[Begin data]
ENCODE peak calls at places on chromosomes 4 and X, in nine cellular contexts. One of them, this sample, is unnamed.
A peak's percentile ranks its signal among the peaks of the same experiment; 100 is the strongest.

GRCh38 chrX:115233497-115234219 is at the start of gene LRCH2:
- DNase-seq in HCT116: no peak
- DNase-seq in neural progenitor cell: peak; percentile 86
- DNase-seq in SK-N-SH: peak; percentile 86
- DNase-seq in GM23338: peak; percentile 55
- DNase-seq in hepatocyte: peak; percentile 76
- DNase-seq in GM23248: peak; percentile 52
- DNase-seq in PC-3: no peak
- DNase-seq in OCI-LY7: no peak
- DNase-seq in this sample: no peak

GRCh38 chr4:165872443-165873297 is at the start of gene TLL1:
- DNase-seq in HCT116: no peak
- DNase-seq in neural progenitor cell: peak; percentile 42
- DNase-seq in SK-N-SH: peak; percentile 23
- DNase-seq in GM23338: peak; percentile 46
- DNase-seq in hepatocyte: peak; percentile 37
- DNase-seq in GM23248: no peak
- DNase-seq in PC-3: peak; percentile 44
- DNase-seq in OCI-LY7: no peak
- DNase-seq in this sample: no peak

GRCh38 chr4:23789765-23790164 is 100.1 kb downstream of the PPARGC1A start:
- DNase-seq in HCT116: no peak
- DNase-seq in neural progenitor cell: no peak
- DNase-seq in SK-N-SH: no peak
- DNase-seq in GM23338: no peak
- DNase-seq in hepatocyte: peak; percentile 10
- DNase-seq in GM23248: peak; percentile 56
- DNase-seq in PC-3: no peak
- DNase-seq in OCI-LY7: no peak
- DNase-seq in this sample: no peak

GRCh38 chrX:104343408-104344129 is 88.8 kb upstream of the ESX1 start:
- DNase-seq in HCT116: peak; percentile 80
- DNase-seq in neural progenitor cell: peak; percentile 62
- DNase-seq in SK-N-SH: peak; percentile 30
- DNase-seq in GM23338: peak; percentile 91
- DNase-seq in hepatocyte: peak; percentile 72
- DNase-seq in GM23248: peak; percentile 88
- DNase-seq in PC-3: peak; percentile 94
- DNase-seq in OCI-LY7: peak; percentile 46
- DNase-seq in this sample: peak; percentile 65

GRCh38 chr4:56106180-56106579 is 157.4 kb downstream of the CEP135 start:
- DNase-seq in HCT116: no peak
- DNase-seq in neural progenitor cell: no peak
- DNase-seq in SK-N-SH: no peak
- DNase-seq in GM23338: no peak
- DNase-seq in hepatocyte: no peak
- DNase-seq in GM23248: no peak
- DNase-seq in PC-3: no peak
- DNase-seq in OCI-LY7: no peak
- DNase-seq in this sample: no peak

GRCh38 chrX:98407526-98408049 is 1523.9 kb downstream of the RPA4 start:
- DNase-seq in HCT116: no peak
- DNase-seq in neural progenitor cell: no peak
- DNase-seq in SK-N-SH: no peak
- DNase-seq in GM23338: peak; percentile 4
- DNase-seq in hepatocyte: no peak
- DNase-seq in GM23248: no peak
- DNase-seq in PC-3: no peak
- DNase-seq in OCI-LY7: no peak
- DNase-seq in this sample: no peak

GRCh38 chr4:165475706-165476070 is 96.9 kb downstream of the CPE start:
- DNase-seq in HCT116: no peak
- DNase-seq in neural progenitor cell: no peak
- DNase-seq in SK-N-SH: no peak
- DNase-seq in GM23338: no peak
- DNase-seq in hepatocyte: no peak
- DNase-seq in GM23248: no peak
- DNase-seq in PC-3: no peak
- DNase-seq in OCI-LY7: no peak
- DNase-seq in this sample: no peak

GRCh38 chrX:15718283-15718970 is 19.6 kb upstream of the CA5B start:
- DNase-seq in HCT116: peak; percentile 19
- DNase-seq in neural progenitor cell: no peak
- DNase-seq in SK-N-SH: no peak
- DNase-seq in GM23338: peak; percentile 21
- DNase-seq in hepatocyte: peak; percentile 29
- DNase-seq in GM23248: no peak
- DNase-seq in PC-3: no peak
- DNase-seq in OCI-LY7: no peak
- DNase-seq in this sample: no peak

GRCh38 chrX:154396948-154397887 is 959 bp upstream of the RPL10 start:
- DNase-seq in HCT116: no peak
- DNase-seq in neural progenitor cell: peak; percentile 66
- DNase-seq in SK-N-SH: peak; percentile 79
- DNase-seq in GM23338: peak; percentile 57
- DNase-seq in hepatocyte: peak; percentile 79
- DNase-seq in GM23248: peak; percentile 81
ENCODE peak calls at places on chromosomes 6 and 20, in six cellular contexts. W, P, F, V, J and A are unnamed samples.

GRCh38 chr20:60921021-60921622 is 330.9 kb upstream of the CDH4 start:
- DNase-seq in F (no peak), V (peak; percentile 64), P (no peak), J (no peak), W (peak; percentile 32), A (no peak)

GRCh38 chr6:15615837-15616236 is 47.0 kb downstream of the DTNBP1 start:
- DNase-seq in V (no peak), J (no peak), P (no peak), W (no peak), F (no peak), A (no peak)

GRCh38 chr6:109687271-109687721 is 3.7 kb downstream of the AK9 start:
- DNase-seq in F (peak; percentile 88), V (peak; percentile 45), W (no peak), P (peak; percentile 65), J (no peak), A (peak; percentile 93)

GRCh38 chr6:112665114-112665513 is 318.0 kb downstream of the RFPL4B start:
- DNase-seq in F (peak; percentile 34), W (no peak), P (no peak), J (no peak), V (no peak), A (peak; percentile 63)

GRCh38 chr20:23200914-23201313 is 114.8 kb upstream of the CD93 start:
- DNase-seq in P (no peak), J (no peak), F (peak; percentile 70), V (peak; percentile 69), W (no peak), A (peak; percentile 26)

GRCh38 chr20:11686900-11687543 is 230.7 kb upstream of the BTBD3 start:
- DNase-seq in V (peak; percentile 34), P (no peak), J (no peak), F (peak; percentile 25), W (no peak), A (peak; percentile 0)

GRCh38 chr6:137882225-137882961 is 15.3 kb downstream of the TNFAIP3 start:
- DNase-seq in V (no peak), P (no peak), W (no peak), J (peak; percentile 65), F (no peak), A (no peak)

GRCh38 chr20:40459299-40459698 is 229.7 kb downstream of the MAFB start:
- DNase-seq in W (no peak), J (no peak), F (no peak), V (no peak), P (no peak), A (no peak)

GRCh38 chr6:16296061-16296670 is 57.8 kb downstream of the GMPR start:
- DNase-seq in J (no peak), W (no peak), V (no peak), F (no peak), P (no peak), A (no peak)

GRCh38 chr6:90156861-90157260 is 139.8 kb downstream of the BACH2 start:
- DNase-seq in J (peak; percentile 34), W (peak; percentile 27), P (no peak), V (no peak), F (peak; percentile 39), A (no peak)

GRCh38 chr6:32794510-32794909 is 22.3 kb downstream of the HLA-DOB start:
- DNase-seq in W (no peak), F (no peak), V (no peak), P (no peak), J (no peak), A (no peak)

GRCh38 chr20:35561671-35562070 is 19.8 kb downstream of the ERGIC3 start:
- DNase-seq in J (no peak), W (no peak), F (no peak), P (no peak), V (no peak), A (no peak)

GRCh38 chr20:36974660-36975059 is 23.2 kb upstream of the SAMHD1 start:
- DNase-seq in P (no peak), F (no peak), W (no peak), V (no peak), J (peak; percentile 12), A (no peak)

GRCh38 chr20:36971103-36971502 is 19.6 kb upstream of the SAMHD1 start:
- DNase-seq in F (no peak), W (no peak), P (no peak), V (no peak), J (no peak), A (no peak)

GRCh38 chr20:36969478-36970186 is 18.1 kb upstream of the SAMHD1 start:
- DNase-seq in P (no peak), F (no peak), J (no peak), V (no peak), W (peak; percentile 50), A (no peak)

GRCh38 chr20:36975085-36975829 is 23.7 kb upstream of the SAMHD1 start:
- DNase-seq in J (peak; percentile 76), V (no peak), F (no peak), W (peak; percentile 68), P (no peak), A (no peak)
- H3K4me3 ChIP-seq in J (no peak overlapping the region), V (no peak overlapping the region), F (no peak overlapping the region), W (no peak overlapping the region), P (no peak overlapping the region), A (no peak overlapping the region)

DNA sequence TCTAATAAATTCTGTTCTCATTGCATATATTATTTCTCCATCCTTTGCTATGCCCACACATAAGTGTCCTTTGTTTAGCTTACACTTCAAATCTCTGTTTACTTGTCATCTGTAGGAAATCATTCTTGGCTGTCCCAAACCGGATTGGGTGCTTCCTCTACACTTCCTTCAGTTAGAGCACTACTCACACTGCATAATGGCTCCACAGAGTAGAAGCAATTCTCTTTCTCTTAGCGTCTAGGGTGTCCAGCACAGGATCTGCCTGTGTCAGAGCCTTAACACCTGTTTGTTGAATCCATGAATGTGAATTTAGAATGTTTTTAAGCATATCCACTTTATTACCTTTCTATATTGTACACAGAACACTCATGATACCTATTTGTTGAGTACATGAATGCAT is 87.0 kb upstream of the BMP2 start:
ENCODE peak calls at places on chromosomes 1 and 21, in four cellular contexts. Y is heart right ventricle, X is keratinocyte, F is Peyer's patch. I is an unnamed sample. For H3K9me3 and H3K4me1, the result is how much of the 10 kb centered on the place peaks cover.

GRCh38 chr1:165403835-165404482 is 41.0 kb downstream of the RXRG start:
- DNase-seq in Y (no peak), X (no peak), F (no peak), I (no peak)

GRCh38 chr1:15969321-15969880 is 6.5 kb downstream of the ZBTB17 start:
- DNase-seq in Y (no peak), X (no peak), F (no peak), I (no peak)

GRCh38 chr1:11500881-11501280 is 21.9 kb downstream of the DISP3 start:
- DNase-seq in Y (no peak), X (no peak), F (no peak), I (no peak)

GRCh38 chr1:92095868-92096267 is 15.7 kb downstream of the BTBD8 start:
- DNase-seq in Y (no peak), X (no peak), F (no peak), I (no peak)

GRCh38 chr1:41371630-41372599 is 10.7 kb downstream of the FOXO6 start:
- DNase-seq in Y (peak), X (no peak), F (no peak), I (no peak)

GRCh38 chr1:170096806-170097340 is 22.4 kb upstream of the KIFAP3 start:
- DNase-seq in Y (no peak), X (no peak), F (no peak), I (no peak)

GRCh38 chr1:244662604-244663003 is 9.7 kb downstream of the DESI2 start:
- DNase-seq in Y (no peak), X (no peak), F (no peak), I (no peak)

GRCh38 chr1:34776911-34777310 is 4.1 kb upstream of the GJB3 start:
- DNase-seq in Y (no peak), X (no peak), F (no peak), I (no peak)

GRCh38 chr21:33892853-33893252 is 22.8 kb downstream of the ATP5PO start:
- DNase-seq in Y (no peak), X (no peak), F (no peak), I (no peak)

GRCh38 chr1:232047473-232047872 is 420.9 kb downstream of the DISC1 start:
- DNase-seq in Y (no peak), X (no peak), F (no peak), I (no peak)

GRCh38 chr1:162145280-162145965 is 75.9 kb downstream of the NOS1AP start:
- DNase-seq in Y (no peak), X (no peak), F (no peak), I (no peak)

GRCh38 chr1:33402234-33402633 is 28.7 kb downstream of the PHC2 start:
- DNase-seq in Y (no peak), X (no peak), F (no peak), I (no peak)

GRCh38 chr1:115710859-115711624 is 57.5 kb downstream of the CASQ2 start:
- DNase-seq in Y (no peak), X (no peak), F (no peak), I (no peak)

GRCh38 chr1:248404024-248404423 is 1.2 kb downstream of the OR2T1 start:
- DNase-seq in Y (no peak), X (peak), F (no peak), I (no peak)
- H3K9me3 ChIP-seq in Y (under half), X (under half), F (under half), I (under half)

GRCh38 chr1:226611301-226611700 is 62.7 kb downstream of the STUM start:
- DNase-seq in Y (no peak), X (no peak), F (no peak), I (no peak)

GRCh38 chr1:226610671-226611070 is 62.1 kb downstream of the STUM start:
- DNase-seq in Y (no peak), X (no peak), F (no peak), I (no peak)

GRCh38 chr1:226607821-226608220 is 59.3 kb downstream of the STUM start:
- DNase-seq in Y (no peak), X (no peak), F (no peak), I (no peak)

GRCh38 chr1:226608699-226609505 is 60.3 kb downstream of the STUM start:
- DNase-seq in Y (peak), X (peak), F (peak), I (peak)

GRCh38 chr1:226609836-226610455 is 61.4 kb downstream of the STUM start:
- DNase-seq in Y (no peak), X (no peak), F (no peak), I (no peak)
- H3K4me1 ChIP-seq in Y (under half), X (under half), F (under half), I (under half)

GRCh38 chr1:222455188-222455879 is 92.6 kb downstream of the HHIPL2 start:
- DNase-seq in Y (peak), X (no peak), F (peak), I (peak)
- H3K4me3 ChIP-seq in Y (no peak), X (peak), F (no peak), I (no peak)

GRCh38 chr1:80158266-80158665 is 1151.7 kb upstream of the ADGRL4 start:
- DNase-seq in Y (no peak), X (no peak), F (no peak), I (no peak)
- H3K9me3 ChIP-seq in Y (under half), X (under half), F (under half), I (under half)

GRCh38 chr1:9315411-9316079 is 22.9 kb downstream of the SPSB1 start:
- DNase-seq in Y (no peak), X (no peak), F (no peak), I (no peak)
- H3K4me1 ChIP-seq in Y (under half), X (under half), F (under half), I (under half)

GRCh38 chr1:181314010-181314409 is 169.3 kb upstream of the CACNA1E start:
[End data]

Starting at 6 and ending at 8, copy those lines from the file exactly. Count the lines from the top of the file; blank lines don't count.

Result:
- DNase-seq in SK-N-SH: peak; percentile 86
- DNase-seq in GM23338: peak; percentile 55
- DNase-seq in hepatocyte: peak; percentile 76